it's something of a buzz word these days. It would seem that everything we as builders use is getting more expensive due to cost or limited availability. Everything that leaves the site (fill) or arrives on site (concrete, lumber, drywall, etc.) comes by truck, and many of those things are very heavy. They use fuel, and lots of it. Those materials may have a lot of embodied energy to manufacture them, such as concrete, drywall, aluminum, windows and doors. Many are petroleum based, as are asphalt shingles, certain flooring materials and paints. Often those materials are being put into houses that are not as energy efficient as they might be. We are currently building an unsustainable type of housing that is for the most part too big, too inefficient, too poorly designed, and headed for the landfill in too short a time period. Some of the manufactured products going into these houses is junk, vinyl windows, cheap asphalt shingles (which can't stand the increased UV levels) and miles of vinyl siding that is buckling weeks after being installed.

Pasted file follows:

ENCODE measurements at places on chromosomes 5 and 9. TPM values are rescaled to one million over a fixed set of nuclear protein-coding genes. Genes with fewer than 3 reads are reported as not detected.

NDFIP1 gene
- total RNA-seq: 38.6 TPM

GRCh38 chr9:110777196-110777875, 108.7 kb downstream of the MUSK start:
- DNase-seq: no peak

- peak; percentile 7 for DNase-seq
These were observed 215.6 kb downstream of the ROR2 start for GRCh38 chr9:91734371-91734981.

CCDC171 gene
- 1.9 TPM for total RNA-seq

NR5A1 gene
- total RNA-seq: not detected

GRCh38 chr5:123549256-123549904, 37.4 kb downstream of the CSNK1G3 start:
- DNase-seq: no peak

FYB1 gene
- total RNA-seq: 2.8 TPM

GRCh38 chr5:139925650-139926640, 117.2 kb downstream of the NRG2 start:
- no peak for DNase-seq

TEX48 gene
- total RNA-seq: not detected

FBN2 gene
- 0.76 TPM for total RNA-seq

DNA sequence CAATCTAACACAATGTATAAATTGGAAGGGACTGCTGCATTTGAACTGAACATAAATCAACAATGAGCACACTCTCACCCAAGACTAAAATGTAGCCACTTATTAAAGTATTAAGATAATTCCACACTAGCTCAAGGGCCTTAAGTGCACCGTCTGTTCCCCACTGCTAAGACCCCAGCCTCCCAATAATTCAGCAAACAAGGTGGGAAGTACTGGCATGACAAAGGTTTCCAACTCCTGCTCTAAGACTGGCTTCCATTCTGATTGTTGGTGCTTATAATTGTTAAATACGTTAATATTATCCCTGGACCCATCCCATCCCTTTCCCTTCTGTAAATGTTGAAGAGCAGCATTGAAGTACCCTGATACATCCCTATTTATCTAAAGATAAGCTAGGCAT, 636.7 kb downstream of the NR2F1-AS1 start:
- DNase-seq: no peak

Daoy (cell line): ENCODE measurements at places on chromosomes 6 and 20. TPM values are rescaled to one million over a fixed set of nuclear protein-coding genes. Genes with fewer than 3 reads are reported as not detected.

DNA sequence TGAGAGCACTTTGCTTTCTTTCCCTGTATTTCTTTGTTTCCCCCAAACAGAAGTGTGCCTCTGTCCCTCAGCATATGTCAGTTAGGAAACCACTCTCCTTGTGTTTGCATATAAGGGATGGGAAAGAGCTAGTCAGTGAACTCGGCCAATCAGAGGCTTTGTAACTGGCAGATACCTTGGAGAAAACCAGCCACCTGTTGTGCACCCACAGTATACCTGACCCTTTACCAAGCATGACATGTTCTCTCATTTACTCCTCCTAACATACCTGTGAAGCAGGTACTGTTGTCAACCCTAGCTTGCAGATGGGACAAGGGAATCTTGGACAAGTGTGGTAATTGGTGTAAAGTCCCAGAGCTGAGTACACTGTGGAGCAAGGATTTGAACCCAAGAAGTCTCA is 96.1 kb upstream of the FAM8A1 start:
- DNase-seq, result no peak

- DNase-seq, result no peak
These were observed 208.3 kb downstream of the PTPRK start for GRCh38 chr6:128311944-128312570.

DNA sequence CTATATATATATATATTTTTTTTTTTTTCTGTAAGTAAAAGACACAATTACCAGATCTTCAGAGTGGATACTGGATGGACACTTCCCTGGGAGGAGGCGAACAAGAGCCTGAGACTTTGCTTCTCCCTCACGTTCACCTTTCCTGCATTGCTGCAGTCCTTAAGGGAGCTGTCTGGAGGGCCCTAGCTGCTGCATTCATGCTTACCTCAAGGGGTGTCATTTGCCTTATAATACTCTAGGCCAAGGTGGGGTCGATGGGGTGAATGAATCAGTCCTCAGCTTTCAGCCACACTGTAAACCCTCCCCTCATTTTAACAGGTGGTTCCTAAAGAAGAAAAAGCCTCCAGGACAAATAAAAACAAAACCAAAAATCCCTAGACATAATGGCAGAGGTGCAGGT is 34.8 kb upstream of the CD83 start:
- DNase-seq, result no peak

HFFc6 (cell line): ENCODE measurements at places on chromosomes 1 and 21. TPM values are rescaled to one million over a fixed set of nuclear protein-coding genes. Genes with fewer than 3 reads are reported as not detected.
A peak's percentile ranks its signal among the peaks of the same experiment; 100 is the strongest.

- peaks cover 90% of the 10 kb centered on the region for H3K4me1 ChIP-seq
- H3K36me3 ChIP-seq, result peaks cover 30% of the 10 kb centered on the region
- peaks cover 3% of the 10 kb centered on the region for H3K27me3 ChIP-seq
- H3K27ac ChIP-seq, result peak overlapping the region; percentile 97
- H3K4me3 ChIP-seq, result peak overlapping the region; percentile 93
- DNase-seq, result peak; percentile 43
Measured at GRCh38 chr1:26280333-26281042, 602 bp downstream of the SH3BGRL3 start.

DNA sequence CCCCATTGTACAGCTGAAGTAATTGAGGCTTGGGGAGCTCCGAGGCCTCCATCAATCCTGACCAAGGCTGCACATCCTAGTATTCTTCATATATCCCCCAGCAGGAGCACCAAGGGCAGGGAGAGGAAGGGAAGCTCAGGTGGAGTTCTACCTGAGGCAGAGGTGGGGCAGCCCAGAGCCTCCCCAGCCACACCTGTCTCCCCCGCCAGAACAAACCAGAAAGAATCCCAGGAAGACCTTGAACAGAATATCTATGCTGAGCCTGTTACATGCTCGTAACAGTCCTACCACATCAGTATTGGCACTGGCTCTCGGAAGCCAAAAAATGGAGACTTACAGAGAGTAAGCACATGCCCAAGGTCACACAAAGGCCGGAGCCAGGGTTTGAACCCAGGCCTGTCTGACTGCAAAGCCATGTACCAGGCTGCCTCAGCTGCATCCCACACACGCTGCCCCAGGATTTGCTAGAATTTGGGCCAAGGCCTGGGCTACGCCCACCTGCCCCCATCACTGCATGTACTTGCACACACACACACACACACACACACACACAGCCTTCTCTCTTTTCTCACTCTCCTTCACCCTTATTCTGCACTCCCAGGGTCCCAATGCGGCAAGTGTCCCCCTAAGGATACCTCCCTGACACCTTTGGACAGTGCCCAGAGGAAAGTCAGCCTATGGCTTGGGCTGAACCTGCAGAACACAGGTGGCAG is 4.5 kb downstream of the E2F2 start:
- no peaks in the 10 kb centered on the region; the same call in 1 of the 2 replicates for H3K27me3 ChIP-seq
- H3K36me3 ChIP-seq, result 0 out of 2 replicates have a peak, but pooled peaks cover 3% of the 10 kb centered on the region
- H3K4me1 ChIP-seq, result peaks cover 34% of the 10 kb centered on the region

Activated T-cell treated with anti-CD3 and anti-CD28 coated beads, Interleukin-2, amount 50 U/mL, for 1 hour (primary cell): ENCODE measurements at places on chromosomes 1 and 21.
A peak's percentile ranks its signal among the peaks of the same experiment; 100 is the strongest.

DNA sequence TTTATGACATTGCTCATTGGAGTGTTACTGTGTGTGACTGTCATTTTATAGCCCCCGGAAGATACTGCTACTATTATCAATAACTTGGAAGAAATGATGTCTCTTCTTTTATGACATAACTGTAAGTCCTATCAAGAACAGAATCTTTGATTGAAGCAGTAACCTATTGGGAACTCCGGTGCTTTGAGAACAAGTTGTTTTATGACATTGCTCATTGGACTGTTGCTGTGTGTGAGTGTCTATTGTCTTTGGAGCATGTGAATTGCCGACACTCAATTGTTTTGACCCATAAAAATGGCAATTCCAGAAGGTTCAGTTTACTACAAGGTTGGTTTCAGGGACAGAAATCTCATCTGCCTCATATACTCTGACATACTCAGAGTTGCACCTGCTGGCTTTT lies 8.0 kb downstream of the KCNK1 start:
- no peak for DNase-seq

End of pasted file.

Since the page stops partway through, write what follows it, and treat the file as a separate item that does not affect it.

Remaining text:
Why not build something better the first time around? Build it smaller which is possible if properly designed. Build it better... more masonry, higher insulation levels, upgraded finishes. Then live in it longer than average and enjoy it more.
Smaller and better is less expensive to build, less expensive to tax, less expensive to heat and cool, less expensive to furnish, less expensive to decorate, less to clean. Yes, like many things in life... less is more.
Rory McDonnell is a General Contractor, Licensed Carpenter and Architectural Designer with Build, a construction firm in Stratford, Ontario, specializing in new custom homes and renovations.